Indian companies are now looking westward with a goal. The lure, of late, comes from the London Stock Exchange (LSE). Getting listed on the London bourse is high on the agenda of Indian firms to the extent that they are in fact sort of clamoring for getting on to the British bourse in the immediate future.
Evincing keen interest in getting listed on LSE comes as part of Indian companies’ plans toward immediate expansion owing to the opportunities extended in terms of large merger and acquisition possibilities in London as well as in the other major regions of Europe.
A news report quoting LSE officials says that the London Stock Exchange is also foreseeing a hugely visible growth in Indian equity offerings on the bourse. The future looks bright for them with regard to the expectations of the Main Market and Alternate Investment Market (AIM) that they will be able to lure Indian majors from a variety of segments. The prominent sectors predicted to have their players climb on the LSE listings include energy, manufacturing and financial services. The Indian companies, in the meanwhile, are eyeing to garner many an advantage from the liquidity and profile that could come as a result of a listing in London SE.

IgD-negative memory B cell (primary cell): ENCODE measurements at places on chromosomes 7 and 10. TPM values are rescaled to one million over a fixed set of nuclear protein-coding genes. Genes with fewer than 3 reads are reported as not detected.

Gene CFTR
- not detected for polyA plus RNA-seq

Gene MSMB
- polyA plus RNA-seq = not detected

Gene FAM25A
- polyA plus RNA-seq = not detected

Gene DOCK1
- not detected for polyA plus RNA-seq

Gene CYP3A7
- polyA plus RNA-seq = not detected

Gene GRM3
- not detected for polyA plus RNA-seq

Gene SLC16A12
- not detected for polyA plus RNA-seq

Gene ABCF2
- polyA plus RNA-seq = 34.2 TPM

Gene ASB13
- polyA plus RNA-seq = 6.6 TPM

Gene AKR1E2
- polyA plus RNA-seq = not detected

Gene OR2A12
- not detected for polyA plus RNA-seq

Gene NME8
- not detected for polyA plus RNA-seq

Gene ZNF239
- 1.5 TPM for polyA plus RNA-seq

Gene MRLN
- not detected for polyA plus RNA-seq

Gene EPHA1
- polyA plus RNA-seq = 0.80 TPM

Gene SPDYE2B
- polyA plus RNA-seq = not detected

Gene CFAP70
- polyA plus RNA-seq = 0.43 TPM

Believe it or not, the immediate future, could be witness to London fuelling the growth goals of many an Indian company. “On offer is the world’s largest pool of international investment capital, highly liquid and well regulated markets, and a worldwide profile,” an official with the LSE has been quoted by a news report as saying.
The current scenario itself waxes eloquent on the goals attained by the Indian players who have managed to get listed on the LSE.
As many as 66 Indian or India-focused companies are currently part of LSE’s markets, and have together raised $5.6 billion. For instance, companies such as Vedanta, which has garnered the largest Indian premium listing in London with a $1 billion issue in 2003, are success stories in this domain. Besides, Tata Steel’s $500 million issue in 2009 was the largest global depository receipt (GDR) listing. Even when the global financial scene was in a shambles as a result of the slowdown, four Indian companies were at various stages of listing in the summer of 2008. Two among them would get listed this year.
To push the numbers even further, LSE officials and advisors are on an India tour organizing workshops that bring to the fore a variety of capital raising instruments, markets and trading platforms that the London SE has on offer.